Born in Newfoundland in 1730, Henry Clinton was the son of George Clinton, an admiral in the British Navy and the governor of Newfoundland. George received a post as governor of New York in 1741 and when he departed for the colonies in 1743, Henry accompanied his father. At the age of fifteen, Henry took his first military commission in the New York militia. One year later, his father’s connections secured him a captain’s commission and, in 1749, he left the colonies for Britain to further his military career.
Henry first saw action during the Seven Years’ War. He began as a captain in the Coldstream Guards in the early 1750s, Henry eventually rose to the rank of lieutenant colonel in the 1st Foot Guards, later renamed the Grenadier Guards. In 1762, he received a post in Germany during the Seven Years’ War (French and Indian War) and became the aide-de-camp to Prince Ferdinand. In 1772, Henry achieved two major feats for a person of colonial birth: a seat in Parliament and a major generalship. Much of his initial success and the titles he acquired were due to his father’s close friendship with the Duke of Newcastle.
On his way to Boston with William Howe and John Burgoyne to reinforce the British position, Clinton first learned of the outbreak of the Revolution. Once in Boston, Clinton and the other British generals worked to reinforce the city and break the siege. Clinton rallied troops and sent reinforcements to attack the Continental Army’s position during the Battle of Bunker Hill and helped secure a British victory. In 1776, he accompanied a failed British mission to capture Charleston and offset that loss with two successful campaigns in New York and Long Island. His victories earned him the rank of lieutenant general.
For the 1777 campaign season, the British planned a two-pronged assault: one army targeted Philadelphia and the other descended south from Montreal to Albany, New York. Their goal was to deal the Continental Army a fatal blow by dividing the colonies in half. King George III bypassed Clinton in favor of Burgoyne for command of the northern campaign. Clinton protested this perceived slight by trying to resign. The King refused and ordered him back to New York, he offered Clinton a knighthood to appease him. Ultimately, the northern campaign ended terribly for the British when Burgoyne surrendered a large force at Saratoga.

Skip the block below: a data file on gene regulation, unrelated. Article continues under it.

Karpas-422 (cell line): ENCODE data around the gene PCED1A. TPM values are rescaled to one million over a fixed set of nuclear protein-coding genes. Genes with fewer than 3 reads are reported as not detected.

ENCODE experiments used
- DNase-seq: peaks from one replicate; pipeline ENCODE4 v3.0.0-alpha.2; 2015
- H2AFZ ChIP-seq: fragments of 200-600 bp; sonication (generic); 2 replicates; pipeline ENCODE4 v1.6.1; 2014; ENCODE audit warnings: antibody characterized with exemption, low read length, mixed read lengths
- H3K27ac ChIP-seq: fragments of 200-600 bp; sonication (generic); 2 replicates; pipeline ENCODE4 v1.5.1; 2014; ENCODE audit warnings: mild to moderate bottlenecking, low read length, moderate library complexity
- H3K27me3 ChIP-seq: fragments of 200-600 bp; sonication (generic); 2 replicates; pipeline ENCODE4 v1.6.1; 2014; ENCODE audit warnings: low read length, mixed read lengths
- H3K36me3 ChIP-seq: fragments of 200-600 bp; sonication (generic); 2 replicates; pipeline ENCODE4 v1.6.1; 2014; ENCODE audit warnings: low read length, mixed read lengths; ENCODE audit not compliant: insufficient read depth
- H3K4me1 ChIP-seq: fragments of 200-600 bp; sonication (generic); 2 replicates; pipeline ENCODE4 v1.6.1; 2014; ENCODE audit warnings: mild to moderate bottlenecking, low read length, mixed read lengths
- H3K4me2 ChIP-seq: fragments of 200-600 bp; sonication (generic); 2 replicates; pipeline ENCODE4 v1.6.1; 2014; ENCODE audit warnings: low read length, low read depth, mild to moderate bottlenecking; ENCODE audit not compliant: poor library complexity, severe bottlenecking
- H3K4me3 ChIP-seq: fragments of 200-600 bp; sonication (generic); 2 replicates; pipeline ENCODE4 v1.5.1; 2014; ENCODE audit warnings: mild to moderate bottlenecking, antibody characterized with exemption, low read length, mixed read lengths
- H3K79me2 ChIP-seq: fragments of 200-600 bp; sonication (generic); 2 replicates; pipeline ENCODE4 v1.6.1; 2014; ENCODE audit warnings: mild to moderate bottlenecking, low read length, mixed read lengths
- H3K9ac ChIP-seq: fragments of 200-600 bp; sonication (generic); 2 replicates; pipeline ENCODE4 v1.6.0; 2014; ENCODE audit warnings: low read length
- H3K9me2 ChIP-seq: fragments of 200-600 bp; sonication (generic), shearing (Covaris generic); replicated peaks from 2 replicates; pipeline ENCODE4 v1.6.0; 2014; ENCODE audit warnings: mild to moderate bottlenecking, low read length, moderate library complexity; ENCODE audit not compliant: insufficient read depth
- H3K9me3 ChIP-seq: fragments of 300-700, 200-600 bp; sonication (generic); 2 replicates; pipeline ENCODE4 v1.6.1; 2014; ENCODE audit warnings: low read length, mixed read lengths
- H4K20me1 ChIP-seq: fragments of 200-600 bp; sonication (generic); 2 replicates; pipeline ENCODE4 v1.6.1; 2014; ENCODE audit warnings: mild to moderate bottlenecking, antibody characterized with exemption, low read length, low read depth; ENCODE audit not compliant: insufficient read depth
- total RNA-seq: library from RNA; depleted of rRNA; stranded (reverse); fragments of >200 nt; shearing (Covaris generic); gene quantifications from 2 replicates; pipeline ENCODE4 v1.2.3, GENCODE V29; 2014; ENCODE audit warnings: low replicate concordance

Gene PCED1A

After a disastrous year, Clinton replaced General Howe as Commander-in-Chief of North America. Looking to capitalize on some of the success the British experienced in the South during the previous year, particularly at Savannah, Georgia, they decided to turn their attention southward. Many believed that latent Loyalists resided in the southern backcountry and would rally around the British upon an invasion. In 1780, Clinton initiated a siege of Charleston, South Carolina and eventually forced the surrender of the city. This marked a major British victory and sparked a campaign to secure the Carolina backcountry. From his headquarters in New York, Clinton maintained active communication with Cornwallis, the commander of the southern army. Clinton was well aware of the challenges faced by the British during the Southern Campaign. Sensing Cornwallis’s doom in the fall of 1781, Clinton attempted to reinforce him at Yorktown, but he was too late. Cornwallis surrendered at Yorktown on October 19, 1781.
Despite Cornwallis’s prominent role in the loss and surrender, Clinton, as Commander-in-Chief, was blamed for the loss of the American colonies. After the Revolution, he published a narrative account of the war in an attempt to clear his name. By 1793, Clinton became a full general and received a post as the Governor of Gibraltar. He died before he could assume the post.